There are many bills and proposals which would loosen up treatment with methadone or buprenorphine. The better-known proposals to get rid of the X-waiver for buprenorphine are an important part of the story, but this story is specifically about making treatment in opioid treatment programs (OTPs) more convenient for patients. “Methadone reform” is a call to battle to many, meaning on one side to get rid of all OTPs altogether and make methadone almost freely available. This is not going to happen, it’s unrealistic and, considering the past 10 years and more of this country’s history with opioid analgesics such as OxyContin, a political impossibility to make a medication like methadone freely available. However, there is one proposal which is not at all like this. Instead, the BETTER MAT Act would focus on continuing the revisions spurred by the COVID-19 pandemic: notably, more flexible take-homes and, importantly, telehealth.
This bill is still in its early stages. But a draft obtained by AT Forum indicates that the bill would
- allow states and OTPs to keep the COVID-19-era dispensing and telehealth waivers they received from SAMHSA;
- commission a study on such waivers and OTP functioning during COVID-19;
- provide that OTPs may operate a mobile medication unit without needing separate registration;
- clarify that OTP medical directors should not use positive drug tests as the sole cause to end methadone patients’ access to take-home doses;
- at a minimum, cut in half the timeline for take-home methadone medication;
- direct SAMHSA to study and revise the new methadone take-home schedule as needed;
- create guardrails so that the new SAMHSA regulations do not permit more than two consecutive doses of methadone take-homes per week in the first 30 days, or prohibit one month of methadone take-homes to stable patients after two years of continued treatment;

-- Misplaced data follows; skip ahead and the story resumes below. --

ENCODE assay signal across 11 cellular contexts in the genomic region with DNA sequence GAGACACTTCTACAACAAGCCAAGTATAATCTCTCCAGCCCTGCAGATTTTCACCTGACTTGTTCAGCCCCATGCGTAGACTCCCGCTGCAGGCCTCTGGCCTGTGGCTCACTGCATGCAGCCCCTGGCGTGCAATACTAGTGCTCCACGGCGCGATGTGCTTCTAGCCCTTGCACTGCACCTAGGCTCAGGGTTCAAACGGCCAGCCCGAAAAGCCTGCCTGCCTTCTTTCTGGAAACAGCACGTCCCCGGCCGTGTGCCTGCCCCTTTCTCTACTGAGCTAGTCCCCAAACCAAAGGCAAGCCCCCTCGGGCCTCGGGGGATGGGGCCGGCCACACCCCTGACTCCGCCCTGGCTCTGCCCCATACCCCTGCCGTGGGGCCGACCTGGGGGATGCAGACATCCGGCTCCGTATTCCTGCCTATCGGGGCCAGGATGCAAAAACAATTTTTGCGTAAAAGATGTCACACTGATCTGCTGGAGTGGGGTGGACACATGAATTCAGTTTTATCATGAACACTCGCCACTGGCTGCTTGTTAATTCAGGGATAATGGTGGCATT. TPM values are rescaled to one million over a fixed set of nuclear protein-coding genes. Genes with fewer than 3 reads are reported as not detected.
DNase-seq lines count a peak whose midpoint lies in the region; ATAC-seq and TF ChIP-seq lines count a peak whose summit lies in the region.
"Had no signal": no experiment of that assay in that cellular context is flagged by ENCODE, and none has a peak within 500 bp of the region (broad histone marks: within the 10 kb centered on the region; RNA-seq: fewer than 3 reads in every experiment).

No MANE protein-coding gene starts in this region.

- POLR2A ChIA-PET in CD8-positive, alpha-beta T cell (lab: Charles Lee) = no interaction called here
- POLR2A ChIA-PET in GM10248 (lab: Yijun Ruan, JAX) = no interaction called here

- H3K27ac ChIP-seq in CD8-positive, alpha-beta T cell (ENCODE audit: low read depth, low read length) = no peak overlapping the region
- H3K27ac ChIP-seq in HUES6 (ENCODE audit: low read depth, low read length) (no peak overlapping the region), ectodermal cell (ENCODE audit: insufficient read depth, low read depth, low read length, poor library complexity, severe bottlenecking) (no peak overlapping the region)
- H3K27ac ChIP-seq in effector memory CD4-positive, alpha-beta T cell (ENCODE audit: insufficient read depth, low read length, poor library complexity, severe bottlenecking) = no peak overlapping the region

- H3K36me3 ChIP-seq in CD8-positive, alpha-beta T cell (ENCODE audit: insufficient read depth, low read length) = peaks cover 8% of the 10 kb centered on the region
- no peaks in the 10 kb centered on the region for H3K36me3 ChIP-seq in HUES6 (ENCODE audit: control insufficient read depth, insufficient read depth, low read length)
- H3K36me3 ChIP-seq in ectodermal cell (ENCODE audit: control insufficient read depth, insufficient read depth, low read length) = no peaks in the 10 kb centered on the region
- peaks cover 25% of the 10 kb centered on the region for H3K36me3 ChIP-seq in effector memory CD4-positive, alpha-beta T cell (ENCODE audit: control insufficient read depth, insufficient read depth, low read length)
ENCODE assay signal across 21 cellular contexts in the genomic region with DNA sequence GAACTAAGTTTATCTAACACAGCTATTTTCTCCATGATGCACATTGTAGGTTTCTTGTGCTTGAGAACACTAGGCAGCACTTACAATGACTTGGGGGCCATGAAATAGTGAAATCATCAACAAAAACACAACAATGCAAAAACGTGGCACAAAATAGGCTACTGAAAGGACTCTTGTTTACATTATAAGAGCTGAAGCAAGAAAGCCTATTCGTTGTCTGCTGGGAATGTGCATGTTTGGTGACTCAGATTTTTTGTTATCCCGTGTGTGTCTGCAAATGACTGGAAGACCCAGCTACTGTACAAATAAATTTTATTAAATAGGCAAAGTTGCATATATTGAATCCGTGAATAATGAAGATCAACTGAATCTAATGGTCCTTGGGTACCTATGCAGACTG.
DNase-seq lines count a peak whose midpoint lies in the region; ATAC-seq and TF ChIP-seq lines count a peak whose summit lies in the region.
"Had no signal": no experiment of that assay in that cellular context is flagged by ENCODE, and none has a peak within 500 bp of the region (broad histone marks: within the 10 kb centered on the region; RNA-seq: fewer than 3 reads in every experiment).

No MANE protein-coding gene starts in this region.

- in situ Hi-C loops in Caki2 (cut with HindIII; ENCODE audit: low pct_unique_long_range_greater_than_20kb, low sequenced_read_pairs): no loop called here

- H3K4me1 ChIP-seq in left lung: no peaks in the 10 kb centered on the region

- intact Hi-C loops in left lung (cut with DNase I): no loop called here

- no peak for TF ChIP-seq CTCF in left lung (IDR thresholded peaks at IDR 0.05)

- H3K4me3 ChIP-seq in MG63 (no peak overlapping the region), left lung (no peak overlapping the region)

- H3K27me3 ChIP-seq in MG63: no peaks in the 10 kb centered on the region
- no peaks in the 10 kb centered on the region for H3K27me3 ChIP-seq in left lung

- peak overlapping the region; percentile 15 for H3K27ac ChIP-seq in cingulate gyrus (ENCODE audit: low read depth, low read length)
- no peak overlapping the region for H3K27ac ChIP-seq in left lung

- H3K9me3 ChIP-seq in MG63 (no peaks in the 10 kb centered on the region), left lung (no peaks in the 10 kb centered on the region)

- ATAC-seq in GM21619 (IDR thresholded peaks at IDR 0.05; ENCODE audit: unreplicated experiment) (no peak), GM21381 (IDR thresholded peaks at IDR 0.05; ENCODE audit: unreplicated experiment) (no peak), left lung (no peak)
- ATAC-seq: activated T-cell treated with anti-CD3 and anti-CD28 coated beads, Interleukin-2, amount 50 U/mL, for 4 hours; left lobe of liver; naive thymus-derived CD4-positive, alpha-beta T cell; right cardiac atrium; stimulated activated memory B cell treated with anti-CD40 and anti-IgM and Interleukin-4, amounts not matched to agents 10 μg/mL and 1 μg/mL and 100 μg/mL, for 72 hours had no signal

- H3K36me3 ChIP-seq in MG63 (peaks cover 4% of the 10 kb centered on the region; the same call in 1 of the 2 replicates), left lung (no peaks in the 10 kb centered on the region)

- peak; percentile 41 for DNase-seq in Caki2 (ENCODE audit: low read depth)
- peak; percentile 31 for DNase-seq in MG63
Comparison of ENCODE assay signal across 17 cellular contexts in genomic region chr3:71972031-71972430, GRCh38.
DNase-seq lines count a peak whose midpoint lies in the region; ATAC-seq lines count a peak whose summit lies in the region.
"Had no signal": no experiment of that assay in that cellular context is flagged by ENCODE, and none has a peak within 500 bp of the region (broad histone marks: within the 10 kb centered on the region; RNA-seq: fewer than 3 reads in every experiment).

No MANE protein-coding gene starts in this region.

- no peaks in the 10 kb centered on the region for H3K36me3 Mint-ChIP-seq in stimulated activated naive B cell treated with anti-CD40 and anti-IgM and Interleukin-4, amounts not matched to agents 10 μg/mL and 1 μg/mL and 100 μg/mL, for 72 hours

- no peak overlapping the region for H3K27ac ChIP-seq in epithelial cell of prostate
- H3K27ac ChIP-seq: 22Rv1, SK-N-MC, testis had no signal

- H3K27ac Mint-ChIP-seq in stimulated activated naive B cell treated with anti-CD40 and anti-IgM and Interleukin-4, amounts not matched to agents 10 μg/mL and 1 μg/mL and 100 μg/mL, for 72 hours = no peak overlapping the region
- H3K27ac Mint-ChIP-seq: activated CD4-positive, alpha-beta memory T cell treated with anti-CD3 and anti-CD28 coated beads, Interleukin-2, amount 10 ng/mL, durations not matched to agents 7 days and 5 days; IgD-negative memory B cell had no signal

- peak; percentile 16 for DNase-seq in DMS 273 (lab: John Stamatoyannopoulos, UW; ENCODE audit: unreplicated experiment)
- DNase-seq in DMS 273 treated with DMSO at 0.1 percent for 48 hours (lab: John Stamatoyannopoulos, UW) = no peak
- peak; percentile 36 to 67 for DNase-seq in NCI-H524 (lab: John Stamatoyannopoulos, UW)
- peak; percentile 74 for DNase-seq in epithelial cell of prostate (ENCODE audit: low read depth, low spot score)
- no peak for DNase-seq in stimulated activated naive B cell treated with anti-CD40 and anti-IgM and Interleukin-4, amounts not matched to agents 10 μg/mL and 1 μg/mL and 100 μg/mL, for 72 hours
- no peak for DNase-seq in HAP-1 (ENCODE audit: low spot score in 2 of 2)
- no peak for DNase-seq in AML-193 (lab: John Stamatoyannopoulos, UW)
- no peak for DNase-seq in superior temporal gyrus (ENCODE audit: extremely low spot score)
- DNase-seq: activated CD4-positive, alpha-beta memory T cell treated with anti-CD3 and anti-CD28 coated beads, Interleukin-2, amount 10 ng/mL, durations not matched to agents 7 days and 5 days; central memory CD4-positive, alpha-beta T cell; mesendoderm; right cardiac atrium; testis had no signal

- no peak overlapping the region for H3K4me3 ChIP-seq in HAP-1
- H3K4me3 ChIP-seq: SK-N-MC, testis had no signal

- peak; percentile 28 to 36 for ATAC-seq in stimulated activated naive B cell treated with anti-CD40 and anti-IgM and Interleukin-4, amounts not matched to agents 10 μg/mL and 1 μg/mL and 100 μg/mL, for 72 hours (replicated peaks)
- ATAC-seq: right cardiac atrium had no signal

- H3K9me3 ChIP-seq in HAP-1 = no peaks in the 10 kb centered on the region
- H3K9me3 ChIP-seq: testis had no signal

- commission a study on the changes made to patient treatment schedules;
- allow for prescribers affiliated with an OTP to prescribe up to one-month methadone take-home doses to be dispensed to a patient at a pharmacy;
- allow patients receiving methadone take-home medications from a pharmacy to maintain access to other services provided by the OTP;
- inform patients of and give them the right to consent to the differences in privacy protections between OTP and pharmacy dispensing;
- allow states to permit treatment to be conducted via telehealth; and
- require reporting on the number of patients and OTPs operating under this section.
Finally, the bill calls for a Sense of Congress that states should align their regulation of OTPs in a way that breaks down barriers to care.
The bill’s main sponsor is Rep. Donald Norcross (D-N.J.).
“This is a bill that will help patients in our quest for individualized care,” said Zachary Talbott, president of NAMA Recovery. “The current system’s inflexibility for stable patients, especially those who live long distances from OTPs, is costing lives. Current time-in-treatment requirements are arbitrary and not supported by objective evidence, tying the hands of medical providers in the individualization of patient care. NAMA Recovery wholeheartedly endorses the bill, and we applaud Representative Norcross and the other co-sponsors for their vision of increased flexibility while recognizing the critical role OTPs play in the provision of methadone treatment when it comes to safe induction and stabilization and access to comprehensive services.”